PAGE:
Another Alarmist Tactic from the Environmental Groups.
Or wait a moment, lets look at what Clothianidin is and what it is used for.
A Seed Treatment Product (Poncho) (Insecticide)
YOU MEAN THIS ISN’T THE STUFF PUT ON OUR LAWNS?
Maize(Corn) is the one the BeeKeepers are the most worried about.
Bees love Corn Pollen from Mature Plants.
They say “Poncho” is only effective for the first 12 weeks of germination and leaf shoot development. (Systemic properties last for 12 weeks)
They also say the application rates of Clothianidin is half of that of say Imidacloprid. (Less product being used)
Finally, these products that are seed treated are used for Non Human or Animal purposes, like for making more CORN per bushel for Ethanol Fuels.
(That’s what its about right? more corn = more environmentally friendly gas = more money)
REMEMBER: Clothiandin is not sprayed onto a mature plant when it has available resources (pollen) for the bees to interact with.
Now you know a few reasons why the EPA has not banned Clothianidin
As for the idea that Clothianidin is present in the Corn and Pollen after it has matured is skeptical according to many. Even some Enviro Activists:
Unexpected circumstances led to bee deaths
The bee die-offs which occurred in spring 2008 in Southwest Germany as the result of faulty application of the active ingredient clothianidin set off a controversial discussion on the use of pesticides for seed treatments. In the present case a number of maize seed batches had been incorrectly dressed – a fault for which Bayer Crop Science as the manufacturer is not to blame. Due to the incorrect dressing during the sowing of the treated maize seeds abraded dust particles – and with them the active ingredient – were spread over the surrounding area, where they were taken up by bees. This came about only because severe dryness, strong winds and the use of particular types of pneumatic sowing machines provided favourable conditions for drift, or made drift possible at all. In the meantime, the authorities have recognized these accidental circumstances being as the cause.
As a consequence of the bee deaths, the German national registration authority ordered the suspension, for precautionary reasons, of the registrations for insecticidal pesticides used as seed treatments in maize and oilseed rape, including products based on clothianidin and another active ingredient imidacloprid. After detailed examinations, the authority lifted the suspension for applications in oilseed rape, reasoning that the possibility of comparable incidents during the oilseed rape sowing could be ruled out for technical reasons.
The analyses of fruits, honey and environmental water in the region concerned, ordered by the authorities immediately after the incident, yielded no signs of clothianidin contamination. The ongoing analyses of maize pollen have also revealed no increases in contamination levels. Damage to bees resulting from maize pollen was not observed.
Sustainable solutions for bee safety in seed treatmentAn accidental happening of this kind does not cast general doubt on the safety of products containing clothianidin under correct use conditions, since the safety of these products – also with reference to bees – was subjected to detailed tests and risk assessments as part of the authorization procedure. However, a build-up of so many unfortunate factors like the incident in Southwest Germany was considered improbable up to now.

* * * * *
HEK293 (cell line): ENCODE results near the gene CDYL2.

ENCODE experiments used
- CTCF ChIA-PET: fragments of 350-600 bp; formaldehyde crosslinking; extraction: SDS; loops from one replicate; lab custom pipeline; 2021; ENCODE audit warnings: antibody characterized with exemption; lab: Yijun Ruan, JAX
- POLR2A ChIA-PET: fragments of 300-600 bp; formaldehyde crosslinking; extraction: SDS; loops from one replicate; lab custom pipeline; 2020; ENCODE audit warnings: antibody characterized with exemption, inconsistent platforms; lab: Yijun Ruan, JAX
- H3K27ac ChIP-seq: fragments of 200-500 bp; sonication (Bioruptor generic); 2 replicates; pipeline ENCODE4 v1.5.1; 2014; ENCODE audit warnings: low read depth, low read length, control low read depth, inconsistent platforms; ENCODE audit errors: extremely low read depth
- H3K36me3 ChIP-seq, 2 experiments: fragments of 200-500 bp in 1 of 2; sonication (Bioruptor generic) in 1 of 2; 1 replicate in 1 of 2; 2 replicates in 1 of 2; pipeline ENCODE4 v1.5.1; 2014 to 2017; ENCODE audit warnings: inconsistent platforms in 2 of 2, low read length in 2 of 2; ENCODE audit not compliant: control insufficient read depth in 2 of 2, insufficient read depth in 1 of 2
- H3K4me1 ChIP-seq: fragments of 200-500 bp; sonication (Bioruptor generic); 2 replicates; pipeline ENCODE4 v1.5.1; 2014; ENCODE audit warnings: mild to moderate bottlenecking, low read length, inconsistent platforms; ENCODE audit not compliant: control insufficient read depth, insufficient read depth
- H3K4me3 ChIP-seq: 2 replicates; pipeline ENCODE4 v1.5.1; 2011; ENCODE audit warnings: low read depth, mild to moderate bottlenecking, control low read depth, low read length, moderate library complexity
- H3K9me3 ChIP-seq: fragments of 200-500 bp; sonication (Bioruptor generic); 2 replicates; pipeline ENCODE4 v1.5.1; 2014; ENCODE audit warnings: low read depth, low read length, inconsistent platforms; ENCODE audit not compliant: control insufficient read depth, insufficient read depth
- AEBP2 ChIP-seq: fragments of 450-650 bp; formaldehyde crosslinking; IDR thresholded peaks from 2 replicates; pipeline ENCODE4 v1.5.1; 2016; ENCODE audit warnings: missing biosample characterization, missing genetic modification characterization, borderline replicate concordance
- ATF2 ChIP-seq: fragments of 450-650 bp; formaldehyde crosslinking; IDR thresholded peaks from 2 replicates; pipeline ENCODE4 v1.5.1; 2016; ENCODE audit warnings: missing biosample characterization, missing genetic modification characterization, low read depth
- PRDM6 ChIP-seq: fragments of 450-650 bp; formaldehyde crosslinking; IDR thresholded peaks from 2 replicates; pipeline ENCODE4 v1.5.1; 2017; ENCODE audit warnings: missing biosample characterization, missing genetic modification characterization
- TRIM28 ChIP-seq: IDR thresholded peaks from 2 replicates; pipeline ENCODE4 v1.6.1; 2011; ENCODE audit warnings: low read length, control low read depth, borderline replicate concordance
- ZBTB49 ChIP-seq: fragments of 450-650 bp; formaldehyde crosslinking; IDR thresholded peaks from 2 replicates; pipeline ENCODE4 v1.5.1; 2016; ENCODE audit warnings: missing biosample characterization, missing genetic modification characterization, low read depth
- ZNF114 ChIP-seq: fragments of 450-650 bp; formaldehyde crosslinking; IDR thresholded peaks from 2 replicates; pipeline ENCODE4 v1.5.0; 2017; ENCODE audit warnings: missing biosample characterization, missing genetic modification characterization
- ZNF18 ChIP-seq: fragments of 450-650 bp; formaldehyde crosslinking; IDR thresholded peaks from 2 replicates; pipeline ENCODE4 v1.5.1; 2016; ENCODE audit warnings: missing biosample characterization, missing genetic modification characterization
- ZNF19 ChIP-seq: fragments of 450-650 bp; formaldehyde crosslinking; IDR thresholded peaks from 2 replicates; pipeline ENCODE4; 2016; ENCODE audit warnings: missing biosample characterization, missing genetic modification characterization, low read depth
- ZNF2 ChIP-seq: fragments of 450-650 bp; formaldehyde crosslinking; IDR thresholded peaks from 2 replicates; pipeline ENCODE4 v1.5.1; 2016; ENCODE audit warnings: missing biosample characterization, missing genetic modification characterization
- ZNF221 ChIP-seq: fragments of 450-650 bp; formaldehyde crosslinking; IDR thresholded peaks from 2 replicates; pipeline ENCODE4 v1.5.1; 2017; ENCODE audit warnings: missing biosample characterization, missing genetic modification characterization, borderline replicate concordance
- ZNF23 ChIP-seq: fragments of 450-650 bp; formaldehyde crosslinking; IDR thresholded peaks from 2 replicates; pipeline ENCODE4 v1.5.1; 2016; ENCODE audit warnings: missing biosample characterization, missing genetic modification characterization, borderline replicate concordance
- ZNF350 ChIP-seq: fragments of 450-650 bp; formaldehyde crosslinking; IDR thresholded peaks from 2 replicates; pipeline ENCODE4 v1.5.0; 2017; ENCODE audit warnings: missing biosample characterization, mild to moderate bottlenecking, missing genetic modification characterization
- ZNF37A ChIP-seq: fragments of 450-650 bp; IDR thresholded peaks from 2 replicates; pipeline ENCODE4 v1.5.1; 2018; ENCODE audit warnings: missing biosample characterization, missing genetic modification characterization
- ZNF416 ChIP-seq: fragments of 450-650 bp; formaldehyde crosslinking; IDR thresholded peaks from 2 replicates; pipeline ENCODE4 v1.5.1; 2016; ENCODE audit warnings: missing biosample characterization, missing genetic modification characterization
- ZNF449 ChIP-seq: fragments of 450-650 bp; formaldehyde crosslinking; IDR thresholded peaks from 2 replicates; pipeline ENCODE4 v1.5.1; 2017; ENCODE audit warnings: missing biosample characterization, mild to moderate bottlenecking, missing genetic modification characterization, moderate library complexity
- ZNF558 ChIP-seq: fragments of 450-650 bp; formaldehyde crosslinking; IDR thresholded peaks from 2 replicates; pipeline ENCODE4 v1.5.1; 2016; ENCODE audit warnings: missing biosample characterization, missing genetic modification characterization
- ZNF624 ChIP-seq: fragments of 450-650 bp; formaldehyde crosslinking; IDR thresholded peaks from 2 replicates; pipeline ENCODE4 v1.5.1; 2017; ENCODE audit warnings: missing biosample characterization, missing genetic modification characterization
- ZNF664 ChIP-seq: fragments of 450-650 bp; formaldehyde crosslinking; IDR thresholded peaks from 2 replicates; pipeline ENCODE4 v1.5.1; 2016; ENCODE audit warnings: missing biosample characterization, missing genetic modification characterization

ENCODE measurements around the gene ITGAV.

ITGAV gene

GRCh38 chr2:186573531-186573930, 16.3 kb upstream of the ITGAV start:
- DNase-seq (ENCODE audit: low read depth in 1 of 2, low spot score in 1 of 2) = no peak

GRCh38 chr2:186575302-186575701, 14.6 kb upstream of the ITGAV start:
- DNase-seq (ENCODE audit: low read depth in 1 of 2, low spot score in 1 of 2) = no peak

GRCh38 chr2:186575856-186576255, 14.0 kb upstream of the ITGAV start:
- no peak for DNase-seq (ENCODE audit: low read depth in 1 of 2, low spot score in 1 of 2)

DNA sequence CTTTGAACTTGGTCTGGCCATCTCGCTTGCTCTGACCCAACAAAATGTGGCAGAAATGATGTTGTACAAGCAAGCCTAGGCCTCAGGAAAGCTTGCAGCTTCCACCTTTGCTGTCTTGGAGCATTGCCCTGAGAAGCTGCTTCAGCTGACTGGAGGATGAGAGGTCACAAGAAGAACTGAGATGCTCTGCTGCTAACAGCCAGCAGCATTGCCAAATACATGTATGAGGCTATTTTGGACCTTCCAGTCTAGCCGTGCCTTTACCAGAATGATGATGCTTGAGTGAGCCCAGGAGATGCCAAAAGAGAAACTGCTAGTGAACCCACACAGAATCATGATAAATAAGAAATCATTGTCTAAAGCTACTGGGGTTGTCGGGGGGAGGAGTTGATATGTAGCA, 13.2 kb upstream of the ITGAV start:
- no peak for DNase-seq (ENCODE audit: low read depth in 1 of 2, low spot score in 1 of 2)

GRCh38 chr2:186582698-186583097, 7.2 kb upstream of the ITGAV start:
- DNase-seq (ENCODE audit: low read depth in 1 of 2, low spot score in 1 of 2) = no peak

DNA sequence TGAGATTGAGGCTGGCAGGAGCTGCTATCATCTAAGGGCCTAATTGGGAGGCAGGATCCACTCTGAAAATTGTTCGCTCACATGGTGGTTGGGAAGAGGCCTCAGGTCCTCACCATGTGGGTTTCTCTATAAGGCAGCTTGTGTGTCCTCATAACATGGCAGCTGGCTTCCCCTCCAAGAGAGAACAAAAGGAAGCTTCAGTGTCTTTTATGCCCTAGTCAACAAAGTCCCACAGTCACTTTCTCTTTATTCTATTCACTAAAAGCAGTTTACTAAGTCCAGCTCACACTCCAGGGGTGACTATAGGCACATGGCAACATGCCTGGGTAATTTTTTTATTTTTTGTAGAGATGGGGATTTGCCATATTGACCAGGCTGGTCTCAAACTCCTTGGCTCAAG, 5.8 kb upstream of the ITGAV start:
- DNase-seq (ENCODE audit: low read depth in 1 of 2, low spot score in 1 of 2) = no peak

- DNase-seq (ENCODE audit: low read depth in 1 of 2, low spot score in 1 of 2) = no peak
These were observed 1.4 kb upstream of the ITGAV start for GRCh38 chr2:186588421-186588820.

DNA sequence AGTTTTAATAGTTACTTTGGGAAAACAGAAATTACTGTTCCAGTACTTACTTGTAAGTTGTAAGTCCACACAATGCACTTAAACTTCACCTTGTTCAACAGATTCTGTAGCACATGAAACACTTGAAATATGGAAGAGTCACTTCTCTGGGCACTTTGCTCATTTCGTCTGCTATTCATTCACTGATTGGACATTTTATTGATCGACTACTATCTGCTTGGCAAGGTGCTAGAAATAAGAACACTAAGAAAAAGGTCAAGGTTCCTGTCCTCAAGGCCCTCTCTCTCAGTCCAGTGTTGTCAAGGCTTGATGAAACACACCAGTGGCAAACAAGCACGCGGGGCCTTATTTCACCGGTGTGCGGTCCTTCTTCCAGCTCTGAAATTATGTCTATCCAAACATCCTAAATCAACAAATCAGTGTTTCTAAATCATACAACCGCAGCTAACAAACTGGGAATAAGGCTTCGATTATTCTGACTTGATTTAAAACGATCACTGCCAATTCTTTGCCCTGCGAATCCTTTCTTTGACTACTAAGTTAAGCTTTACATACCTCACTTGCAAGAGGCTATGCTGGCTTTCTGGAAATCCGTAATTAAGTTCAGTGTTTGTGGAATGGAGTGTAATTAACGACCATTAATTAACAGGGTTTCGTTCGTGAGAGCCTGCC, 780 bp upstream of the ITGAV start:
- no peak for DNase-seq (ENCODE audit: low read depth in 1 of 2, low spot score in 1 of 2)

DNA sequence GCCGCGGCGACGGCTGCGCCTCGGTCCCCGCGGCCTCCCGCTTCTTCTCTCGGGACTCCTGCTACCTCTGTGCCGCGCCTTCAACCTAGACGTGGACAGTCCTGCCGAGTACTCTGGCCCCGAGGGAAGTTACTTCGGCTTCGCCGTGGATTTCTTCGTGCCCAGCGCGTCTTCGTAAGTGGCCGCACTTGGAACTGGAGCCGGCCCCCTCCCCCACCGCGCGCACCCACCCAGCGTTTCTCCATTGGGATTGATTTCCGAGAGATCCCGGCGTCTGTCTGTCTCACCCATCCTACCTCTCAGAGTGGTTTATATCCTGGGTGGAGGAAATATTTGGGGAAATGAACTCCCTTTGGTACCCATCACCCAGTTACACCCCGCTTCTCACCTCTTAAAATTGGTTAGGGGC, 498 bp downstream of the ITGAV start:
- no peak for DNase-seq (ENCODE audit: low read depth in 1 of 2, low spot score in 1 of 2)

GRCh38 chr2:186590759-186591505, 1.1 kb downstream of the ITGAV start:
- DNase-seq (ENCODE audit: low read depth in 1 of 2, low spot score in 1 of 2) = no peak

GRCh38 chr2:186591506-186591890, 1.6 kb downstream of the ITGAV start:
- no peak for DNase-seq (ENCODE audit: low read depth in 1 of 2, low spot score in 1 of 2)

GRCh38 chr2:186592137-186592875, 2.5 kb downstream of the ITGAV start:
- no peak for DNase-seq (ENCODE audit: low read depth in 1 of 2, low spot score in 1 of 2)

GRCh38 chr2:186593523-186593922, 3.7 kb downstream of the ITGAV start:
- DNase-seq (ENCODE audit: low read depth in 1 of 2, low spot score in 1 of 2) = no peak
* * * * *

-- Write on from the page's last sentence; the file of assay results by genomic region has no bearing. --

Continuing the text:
All the same, Bayer CropScience acknowledges that these occurrences will make action necessary to prevent similar incidents in the future. At present intensive work is being carried out, with the cooperation of all parties concerned in the production and application of treated seed, to achieve better quality assurance and inspection in the seed dressing process and to devise technical improvements to sowing machines. These activities are being backed up by additional analyses, tests and field trials in the region concerned.
Bayer CropScience has undertaken the task of harmonizing the requirements of a modern and efficient agriculture , safeguarding harvest yields to meet the rapidly rising food requirements of the world population, with the need to protect bees and the environment. To achieve this, the company is willing to engage in an objective and constructive dialogue with all parties concerned.
Pesticide issues in the works: Bee Die-Off in Germany Unrelated to CCD
Current as of June 2010
EPA has received a number of inquiries about recent bee deaths in Germany and whether this incident might be related to CCD. In May 2008, a large number of bees died unexpectedly in Germany. According to the German Federal Office of Consumer Protection and Food Safety, this incident resulted from a combination of factors, including the specific formulation of the pesticide used, weather conditions, and type of application equipment.
Although EPA believes that this incident is not related to CCD, the Agency is examining its practices with respect to label requirements for seed treatment pesticides and will revise them as necessary to prevent the types of exposure that led to the bee deaths in Germany. For more information see EPA Acts to Protect Bees.